We used the Rosemont criteria to describe the CP features in AIP[11]. The parenchymal changes included hyperechoic foci (HF), hyperechoic strand (HS), lobularity with/without honeycombing, cystic lesions and calcifications (Figure 2). The MPD changes included MPD stones, duct irregularity, dilation and hyperechoic duct margins (Figure 2).

Figure 2
Figure 2 The pancreatic parenchymal and duct changes of chronic pancreatitis in autoimmune pancreatitis. The white arrows show the following: A: Multiple hyperechoic foci; B: Hyperechoic strands in pancreatic head; C: Multiple lobularities with honeycombing; D: Cystic lesion connecting to the main pancreatic duct (MPD); E: MPD stone with acoustic shadow; F: Diffuse irregularity change of the MPD; G: Focal stenosis and upstream dilation of the MPD; H: Hyperechoic duct margin.

All definitions are interpreted in detail in Supplementary Table 1.

The Rosemont criteria application for CP change

We applied the Rosemont criteria to describe the level of CP change in newly diagnosed AIP patients of both diffuse and focal types.

Statistical analysis

Descriptive analysis was used to describe the clinical and EUS features of AIP patients. Categorical variables were presented as n (%), and continuous variables were presented as the mean ± SD or the median and the interquartile range, depending on the distribution. The distribution of the continuous variables was checked using a visual inspection of the histogram. Statistical analysis was accomplished with SPSS 23.0 (IBM, NY, United States). The differences in EUS features and clinical factors between the diffuse and focal AIP cases were compared using Student’s t test/Mann-Whitney U test (for continuous variables, depending on distribution) or χ2 test (for categorical variables). Multivariate analysis using the binary logistic regression including variables identified to be significant (P ≤ 0.10) at univariate analysis. A two-tailed P value of less than 0.05 was considered to be statistically significant.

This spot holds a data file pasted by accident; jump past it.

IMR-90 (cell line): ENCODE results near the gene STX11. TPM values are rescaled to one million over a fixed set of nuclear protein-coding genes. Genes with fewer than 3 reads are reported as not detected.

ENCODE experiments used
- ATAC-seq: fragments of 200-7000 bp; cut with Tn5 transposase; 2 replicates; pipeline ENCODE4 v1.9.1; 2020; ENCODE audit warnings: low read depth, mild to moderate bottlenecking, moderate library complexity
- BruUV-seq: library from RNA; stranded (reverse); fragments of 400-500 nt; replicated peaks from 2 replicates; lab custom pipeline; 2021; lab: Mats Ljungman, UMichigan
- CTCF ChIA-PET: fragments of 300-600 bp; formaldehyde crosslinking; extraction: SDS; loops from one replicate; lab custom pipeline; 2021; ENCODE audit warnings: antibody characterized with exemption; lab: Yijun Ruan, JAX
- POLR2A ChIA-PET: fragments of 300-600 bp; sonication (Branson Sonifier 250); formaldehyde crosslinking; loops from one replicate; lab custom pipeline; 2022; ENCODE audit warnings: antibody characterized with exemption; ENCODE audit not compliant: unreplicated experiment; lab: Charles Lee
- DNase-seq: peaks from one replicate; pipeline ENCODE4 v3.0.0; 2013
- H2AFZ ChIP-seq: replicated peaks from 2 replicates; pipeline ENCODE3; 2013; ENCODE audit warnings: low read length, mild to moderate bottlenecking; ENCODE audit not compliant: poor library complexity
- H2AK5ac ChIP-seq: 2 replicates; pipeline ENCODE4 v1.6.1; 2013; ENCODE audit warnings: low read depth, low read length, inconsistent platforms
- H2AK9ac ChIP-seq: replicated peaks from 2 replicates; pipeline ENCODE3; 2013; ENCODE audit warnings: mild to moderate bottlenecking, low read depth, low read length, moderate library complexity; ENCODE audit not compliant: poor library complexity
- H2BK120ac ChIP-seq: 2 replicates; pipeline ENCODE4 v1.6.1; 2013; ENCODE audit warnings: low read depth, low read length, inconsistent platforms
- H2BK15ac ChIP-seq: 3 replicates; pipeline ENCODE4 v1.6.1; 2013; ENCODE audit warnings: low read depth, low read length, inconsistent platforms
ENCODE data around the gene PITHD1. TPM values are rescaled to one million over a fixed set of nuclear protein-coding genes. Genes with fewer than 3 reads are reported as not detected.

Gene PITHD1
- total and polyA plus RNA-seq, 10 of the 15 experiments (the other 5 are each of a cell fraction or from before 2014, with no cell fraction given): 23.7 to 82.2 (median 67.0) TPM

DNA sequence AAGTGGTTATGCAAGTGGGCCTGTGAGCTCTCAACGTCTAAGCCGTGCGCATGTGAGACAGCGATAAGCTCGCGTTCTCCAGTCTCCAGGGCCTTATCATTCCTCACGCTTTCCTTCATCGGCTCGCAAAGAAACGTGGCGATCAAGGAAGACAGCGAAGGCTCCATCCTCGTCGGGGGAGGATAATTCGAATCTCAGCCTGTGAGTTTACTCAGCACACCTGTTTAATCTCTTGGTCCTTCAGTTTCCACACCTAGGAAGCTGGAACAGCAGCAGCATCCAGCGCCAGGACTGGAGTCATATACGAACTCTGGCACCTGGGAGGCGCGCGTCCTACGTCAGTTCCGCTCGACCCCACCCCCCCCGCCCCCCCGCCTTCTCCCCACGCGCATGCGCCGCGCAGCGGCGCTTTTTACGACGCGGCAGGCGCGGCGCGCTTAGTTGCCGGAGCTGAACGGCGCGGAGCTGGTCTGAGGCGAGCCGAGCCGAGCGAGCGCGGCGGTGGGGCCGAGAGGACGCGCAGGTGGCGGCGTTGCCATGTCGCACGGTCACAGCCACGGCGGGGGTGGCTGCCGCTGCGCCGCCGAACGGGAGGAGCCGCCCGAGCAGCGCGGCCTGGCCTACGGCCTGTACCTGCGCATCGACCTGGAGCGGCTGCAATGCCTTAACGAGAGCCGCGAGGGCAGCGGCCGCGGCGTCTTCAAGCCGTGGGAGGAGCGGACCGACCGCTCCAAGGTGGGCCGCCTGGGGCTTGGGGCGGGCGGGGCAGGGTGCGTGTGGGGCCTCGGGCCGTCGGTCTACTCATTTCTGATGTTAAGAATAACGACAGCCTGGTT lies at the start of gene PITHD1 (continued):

RESULTS
Demographics and clinical characteristics

A total of 285 patients were included in this study, with 230 male patients (80.7%) and a median age of 62 [interquartile range 54, 68] years. The mean follow-up duration was 26 [interquartile range 12, 51] mo. All patients were diagnosed with type 1 AIP according to the ICDC criteria. The clinical data (including symptoms and laboratory tests) are shown in Table 1. All items were comparable between the diffuse and focal group, except for alanine transaminase and carbohydrate antigen 19-9, which were higher in the diffuse group.

Table 1 Comparison of patients’ demographics and clinical manifestations before corticosteroid treatment.

All (n = 285)
Diffuse type (n = 214)
Focal type (n = 71)
P value
Sex230 (80.7)179 (83.6)51 (71.8)0.03
Age62 (54, 68)62 (55, 68)59 (53, 68)0.12
Follow-up time (mo)26 (12, 51)28 (13, 51)21 (9, 51)0.13
Symptoms
Abdominal pain73 (26.0)51 (23.8)22 (31.0)0.23
Jaundice106 (37.2)81 (37.8)25 (35.2)0.69
Number of involved organs11 (1, 2)1 (1, 2)1 (1, 2)0.47
Laboratory tests
ALT (U/L) (9-50)47 (18, 133)64 (18, 184)30 (15, 83)0.01
TBil (μmol/L) (5.1-22.2)20.6 (12.2, 55.6)21.4 (12.9, 68.7)14.5 (11.6, 45.2)0.08
IgG (mg/dL) (700-1700)1590 (1140, 2070)1630 (1130, 2140)1510 (1130, 1760)0.37